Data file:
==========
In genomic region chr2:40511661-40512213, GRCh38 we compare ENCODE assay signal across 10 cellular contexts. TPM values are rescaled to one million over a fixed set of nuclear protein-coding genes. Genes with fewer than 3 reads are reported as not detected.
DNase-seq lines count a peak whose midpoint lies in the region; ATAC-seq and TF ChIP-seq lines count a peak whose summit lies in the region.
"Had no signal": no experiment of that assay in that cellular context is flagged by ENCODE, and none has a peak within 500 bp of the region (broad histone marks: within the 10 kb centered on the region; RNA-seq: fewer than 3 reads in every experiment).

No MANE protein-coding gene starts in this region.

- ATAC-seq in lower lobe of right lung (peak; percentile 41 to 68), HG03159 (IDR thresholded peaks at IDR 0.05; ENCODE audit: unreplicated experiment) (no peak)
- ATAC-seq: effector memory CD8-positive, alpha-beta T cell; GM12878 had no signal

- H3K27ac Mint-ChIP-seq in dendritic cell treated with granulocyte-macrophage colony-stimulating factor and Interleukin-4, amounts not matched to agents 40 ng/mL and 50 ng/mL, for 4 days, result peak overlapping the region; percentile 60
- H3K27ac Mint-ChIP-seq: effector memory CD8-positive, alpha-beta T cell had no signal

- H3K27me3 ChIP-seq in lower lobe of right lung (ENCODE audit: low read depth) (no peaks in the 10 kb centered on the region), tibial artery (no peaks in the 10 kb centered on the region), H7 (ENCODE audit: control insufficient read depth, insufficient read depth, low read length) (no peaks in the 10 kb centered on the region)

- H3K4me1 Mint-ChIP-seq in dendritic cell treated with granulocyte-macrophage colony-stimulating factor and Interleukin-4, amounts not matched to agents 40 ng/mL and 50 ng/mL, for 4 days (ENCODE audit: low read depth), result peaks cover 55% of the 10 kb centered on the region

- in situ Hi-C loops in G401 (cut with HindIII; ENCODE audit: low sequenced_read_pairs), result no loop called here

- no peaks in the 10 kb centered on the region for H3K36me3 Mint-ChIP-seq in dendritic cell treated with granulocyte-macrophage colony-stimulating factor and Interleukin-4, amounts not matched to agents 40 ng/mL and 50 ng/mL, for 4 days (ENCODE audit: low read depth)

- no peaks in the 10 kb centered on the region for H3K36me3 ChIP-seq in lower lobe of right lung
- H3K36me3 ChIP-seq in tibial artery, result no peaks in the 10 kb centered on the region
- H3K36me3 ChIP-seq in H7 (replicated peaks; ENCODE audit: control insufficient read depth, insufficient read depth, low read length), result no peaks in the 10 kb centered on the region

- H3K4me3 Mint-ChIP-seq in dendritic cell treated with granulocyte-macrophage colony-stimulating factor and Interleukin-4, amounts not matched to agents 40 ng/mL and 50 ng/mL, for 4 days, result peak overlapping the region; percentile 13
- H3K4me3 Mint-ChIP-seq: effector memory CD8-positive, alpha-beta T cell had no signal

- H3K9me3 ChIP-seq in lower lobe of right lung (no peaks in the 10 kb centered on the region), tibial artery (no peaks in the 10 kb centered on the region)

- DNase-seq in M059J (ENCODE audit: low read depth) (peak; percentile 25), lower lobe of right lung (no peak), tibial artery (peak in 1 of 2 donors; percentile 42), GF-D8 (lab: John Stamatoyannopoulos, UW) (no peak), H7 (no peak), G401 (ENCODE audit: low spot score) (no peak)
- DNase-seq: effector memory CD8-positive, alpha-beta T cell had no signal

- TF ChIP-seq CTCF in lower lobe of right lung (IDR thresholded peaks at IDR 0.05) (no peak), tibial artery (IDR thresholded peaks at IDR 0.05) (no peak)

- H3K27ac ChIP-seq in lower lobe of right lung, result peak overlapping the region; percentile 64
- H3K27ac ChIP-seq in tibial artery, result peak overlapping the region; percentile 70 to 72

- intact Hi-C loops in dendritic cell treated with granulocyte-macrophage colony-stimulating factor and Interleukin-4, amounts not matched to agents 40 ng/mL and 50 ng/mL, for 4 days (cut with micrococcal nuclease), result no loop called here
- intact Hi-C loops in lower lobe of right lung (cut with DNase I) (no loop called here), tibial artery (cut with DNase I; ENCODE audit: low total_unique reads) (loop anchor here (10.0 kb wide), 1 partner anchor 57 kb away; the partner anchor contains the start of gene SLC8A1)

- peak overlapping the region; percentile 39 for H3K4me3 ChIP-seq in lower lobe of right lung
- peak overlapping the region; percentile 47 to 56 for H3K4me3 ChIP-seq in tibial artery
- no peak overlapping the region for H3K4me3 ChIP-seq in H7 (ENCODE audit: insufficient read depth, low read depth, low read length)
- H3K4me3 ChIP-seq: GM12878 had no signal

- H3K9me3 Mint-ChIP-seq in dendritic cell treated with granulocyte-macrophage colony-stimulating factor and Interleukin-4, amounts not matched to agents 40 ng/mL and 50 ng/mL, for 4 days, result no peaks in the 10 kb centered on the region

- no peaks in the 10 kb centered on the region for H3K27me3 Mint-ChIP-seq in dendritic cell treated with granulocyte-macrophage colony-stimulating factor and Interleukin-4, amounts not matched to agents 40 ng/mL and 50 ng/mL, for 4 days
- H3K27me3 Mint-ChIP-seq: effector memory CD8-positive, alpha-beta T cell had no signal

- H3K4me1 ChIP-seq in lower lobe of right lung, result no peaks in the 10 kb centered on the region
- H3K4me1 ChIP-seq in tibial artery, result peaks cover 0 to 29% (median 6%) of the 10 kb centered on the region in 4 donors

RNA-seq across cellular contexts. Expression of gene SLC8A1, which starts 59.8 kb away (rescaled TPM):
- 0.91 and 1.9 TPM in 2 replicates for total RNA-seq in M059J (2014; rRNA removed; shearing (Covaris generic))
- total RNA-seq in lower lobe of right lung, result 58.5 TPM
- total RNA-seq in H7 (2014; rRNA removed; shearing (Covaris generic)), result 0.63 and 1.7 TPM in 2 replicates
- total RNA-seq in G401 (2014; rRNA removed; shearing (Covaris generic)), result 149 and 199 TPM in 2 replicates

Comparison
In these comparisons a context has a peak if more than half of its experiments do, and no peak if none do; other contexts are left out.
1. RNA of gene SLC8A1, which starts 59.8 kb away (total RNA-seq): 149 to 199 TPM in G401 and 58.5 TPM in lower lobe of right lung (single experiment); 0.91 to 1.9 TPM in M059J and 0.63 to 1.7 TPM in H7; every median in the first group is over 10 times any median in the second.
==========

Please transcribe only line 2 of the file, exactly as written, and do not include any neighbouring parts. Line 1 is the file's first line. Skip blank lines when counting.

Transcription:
DNase-seq lines count a peak whose midpoint lies in the region; ATAC-seq and TF ChIP-seq lines count a peak whose summit lies in the region.